Originally published 1941
Re-issued multiple times, most recently by Open Road Media in e-book format
e-book date 2011
Megan should really be writing this review since she did her thesis on Lois Lenski’s “historicals,” as they’re often called. Lenski was a prolific author/illustrator, illustrating such works as the Betsy-Tacy series, creating multiple picture book series (we’re big fans of the Papa Small books around here!), and writing quite a few novels. Her novel Strawberry Girl earned her a Newbery; Indian Captive earned her a Newbery honor. In addition to her historical novels, she also did a series of novels about different regions of the country (Strawberry Girl is part of that series, I believe). If you’re unfamiliar with her work, you need to remedy that!
If you’re unfamiliar with her work, though, this e-book from Open Road may be just the place to start. In addition to reproducing Lenski’s original text and illustrations, the Open Road folks have also included a nicely done short biography of Lenski complete with several photos of the author and her family.
I was delighted with how approachable this book still is for today’s audiences. Published in 1941, this book is more than 70 years old–how would its treatment of Native Americans, for one, translate to today’s sensibilities and politically correct emphasis? Quite well, actually. This is a wonderful novel based on the true story of a young girl taken captive in the 1750s by Indians the day before her family was killed by the same group of Indians; after two years in captivity with the Seneca Indians, Molly Jemison, aka Corn Tassel, chose to stay with them. She’d learned much from her Indian family, had grown to love them, and realized that she could indeed make a life as a white girl amongst an Indian tribe. They accepted her as their own, even though she’d been technically a captive. The Seneca Indians are shown to be a hard-working, beauty-loving, stern-yet-loving people; they are also caught between the French and English as they battle for control of the continent. By the end of the novel, the reader can’t help but affirm Corn Tassel’s decision to stay with her new family.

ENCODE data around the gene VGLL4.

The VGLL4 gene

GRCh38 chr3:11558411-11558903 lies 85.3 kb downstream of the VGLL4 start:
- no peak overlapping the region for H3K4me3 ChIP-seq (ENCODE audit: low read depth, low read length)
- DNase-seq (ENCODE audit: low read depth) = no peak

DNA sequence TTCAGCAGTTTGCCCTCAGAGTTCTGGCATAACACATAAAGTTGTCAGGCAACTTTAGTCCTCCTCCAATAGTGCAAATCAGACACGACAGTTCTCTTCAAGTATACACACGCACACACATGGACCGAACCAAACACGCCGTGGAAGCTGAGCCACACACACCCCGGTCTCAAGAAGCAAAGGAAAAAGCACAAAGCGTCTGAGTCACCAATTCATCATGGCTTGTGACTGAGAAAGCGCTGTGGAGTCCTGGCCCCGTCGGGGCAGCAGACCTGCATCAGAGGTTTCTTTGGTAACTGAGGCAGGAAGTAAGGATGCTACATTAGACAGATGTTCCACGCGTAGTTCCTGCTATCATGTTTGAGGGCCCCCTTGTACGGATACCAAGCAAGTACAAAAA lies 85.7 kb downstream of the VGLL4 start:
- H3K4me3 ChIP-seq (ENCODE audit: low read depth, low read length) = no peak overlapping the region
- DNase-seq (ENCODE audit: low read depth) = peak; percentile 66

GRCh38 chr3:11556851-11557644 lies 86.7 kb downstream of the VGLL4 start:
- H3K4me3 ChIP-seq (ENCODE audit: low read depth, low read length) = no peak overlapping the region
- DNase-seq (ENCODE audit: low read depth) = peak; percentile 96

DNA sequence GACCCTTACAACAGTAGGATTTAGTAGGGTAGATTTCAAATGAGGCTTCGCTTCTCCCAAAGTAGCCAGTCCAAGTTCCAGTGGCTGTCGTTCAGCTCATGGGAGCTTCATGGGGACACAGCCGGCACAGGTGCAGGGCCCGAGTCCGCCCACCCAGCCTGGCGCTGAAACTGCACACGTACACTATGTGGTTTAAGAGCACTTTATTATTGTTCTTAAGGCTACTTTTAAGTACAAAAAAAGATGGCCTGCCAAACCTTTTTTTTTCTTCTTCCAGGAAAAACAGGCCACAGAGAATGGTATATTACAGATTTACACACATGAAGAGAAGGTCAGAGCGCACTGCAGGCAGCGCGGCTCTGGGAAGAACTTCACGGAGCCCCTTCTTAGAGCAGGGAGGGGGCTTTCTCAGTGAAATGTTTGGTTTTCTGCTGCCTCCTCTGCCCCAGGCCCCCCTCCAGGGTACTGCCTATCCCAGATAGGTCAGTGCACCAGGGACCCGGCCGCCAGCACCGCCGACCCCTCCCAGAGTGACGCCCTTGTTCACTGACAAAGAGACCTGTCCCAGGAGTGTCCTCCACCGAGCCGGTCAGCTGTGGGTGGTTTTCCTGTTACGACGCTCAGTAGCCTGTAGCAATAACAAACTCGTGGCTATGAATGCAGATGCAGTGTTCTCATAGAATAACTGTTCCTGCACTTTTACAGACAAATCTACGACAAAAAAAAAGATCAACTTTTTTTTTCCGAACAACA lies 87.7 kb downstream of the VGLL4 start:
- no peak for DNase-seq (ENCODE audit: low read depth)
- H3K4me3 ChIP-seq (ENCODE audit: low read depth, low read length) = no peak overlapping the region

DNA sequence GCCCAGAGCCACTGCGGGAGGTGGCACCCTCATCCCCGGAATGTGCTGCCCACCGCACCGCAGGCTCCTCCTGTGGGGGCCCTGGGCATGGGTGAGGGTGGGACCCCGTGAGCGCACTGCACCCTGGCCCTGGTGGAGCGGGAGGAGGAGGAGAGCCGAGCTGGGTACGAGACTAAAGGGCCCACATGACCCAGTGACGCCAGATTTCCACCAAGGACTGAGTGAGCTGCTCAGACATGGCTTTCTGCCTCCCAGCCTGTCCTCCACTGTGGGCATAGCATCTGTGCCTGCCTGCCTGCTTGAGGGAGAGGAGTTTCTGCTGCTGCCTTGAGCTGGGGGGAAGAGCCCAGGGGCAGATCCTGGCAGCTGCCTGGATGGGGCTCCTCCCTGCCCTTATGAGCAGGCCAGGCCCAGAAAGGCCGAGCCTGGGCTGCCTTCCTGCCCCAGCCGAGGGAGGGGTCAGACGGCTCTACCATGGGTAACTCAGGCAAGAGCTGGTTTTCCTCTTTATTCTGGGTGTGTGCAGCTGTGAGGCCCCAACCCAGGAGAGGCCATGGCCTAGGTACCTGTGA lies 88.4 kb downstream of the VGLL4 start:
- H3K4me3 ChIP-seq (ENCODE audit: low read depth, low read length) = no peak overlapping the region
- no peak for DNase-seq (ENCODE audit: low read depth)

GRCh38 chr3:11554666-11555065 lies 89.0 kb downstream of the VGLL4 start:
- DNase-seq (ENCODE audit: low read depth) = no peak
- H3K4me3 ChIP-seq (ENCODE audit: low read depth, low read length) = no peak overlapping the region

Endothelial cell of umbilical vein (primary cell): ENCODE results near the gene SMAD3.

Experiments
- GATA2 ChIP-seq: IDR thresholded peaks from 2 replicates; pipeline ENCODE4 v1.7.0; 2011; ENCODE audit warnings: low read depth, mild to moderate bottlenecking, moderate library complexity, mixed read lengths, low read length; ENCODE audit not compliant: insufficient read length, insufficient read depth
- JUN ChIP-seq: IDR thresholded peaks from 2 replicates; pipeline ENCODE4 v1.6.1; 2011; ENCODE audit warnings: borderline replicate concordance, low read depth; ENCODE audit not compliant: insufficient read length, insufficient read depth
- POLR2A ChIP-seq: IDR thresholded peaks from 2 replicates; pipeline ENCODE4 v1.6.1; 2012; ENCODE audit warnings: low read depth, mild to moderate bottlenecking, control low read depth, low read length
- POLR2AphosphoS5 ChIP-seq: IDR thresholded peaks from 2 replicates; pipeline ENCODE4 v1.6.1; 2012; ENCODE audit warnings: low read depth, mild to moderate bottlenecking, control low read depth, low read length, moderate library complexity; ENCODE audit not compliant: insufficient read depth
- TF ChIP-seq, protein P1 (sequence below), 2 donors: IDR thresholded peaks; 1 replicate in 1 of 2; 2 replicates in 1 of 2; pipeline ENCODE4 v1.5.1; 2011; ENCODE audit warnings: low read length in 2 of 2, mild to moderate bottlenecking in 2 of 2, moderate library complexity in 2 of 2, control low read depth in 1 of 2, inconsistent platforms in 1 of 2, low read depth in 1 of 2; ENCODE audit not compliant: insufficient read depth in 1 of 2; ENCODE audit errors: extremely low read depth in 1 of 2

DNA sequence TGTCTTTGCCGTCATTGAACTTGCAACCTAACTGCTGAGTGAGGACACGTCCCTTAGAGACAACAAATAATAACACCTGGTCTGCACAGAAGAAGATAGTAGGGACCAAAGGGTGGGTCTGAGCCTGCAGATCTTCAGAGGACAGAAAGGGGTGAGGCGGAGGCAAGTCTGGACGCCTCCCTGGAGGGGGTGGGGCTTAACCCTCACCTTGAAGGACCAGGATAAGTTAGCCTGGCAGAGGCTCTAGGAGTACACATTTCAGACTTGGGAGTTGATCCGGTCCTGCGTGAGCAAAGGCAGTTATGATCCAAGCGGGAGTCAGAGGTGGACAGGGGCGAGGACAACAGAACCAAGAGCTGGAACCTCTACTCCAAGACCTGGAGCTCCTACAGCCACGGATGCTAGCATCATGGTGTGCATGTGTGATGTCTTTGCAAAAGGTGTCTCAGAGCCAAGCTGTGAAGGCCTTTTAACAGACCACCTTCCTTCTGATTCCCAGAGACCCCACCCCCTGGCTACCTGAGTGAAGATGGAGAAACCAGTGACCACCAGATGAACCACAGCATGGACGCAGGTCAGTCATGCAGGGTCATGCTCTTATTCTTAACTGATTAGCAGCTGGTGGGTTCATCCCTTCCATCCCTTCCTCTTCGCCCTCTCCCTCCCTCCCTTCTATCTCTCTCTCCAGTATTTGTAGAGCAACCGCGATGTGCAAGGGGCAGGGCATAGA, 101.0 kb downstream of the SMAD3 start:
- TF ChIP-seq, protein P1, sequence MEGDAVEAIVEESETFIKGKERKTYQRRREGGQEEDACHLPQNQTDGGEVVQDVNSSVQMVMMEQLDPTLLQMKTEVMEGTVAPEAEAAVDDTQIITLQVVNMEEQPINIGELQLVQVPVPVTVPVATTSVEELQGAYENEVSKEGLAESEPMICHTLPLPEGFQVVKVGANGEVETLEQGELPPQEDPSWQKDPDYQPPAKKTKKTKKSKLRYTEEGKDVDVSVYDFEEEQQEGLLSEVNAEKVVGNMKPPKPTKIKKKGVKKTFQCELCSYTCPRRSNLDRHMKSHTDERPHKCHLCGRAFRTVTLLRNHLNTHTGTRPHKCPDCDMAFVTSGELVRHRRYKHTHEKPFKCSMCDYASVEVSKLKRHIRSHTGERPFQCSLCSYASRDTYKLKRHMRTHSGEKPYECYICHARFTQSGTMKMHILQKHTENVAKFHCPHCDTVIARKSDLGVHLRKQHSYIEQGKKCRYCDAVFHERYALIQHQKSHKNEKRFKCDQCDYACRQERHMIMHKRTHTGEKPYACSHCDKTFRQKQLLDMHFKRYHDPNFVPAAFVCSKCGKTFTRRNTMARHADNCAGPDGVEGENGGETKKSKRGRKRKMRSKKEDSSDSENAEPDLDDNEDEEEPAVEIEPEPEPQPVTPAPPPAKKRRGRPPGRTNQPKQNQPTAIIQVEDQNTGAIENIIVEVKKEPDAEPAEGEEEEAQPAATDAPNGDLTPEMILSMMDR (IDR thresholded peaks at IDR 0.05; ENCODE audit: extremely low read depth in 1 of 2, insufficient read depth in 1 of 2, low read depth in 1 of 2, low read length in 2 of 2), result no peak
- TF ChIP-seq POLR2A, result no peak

All of Lenski’s original illustrations are also in the e-book format. She not only draws the characters but illustrates multiple examples of Indian crafts and tools. Lenski clearly did her research into the time period and its cultures.
I’ve labeled it historical fiction partly because I think it would be shelved with fiction in a traditional library; it’s really closer to a biography covering 2 years of Mary/Molly Jemison’s extraordinary life. This would be a great option for a book lists for students doing outside reading on different periods in history; upper elementary and middle school students could read it on their own, but it could be read aloud to younger students, too.